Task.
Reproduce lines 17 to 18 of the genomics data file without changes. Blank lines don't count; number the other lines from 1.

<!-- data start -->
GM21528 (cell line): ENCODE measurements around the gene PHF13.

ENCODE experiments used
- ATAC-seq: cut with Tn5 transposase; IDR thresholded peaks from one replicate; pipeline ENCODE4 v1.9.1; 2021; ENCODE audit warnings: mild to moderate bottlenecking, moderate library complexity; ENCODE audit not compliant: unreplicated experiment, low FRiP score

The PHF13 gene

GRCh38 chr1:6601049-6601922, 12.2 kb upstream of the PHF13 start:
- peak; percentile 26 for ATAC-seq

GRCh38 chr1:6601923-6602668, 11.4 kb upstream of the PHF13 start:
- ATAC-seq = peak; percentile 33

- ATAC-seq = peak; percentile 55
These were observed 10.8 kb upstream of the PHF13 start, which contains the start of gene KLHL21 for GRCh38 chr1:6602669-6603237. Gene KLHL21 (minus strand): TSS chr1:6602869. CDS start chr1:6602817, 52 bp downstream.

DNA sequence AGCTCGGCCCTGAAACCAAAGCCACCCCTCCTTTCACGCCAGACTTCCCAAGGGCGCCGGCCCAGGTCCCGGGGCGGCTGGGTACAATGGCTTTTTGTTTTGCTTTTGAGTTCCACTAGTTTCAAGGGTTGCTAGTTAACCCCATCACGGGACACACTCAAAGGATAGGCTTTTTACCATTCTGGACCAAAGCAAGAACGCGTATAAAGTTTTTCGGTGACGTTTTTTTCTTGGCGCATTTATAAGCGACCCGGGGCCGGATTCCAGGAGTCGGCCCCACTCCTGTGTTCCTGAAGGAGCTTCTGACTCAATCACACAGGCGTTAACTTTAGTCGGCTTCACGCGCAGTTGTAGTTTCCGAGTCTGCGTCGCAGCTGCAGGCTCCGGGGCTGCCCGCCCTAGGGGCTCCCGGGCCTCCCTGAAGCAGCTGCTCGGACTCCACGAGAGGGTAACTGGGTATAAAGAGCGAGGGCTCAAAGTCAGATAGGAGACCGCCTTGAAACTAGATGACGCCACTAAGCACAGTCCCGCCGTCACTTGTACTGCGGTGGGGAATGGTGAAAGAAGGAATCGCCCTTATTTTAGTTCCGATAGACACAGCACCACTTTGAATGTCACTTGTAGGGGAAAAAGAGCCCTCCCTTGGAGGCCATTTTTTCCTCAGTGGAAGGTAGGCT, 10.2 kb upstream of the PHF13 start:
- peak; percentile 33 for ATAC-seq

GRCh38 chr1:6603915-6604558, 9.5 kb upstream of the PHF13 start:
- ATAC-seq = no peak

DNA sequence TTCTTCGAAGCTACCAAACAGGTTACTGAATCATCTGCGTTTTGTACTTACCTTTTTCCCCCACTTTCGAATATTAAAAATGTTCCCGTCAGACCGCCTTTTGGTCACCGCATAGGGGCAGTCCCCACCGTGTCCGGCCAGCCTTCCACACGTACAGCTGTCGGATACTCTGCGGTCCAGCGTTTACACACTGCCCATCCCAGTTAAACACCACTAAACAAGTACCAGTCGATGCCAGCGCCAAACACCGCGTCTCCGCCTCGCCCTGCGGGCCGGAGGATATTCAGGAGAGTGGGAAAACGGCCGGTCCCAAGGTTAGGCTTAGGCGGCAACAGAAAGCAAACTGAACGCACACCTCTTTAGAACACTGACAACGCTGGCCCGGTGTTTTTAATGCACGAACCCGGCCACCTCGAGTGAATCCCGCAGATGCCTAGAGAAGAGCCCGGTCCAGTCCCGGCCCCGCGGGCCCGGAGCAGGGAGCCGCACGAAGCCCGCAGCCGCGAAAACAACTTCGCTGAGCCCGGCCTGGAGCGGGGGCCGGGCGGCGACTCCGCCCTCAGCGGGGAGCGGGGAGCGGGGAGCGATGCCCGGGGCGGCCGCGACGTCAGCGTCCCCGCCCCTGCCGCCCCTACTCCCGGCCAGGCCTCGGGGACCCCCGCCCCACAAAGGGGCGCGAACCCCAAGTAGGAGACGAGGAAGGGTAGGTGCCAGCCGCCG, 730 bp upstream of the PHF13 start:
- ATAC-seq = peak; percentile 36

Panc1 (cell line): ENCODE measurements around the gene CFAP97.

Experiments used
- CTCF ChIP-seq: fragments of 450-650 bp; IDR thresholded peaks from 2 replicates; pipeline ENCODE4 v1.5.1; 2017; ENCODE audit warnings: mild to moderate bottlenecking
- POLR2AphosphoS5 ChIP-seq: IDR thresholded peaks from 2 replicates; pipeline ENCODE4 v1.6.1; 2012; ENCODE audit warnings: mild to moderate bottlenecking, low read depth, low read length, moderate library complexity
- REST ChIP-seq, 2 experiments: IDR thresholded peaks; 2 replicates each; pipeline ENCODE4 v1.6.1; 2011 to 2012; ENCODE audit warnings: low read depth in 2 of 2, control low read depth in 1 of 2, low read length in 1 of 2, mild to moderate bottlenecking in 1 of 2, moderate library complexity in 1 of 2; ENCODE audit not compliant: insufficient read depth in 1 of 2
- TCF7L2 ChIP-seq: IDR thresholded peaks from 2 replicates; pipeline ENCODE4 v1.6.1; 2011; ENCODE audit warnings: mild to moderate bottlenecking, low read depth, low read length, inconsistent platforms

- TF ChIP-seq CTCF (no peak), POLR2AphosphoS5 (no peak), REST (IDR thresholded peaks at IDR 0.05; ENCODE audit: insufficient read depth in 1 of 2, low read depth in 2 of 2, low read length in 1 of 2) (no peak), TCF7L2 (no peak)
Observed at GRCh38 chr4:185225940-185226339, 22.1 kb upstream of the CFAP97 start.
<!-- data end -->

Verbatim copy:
Panc1 (cell line): ENCODE measurements around the gene CFAP97.

Experiments used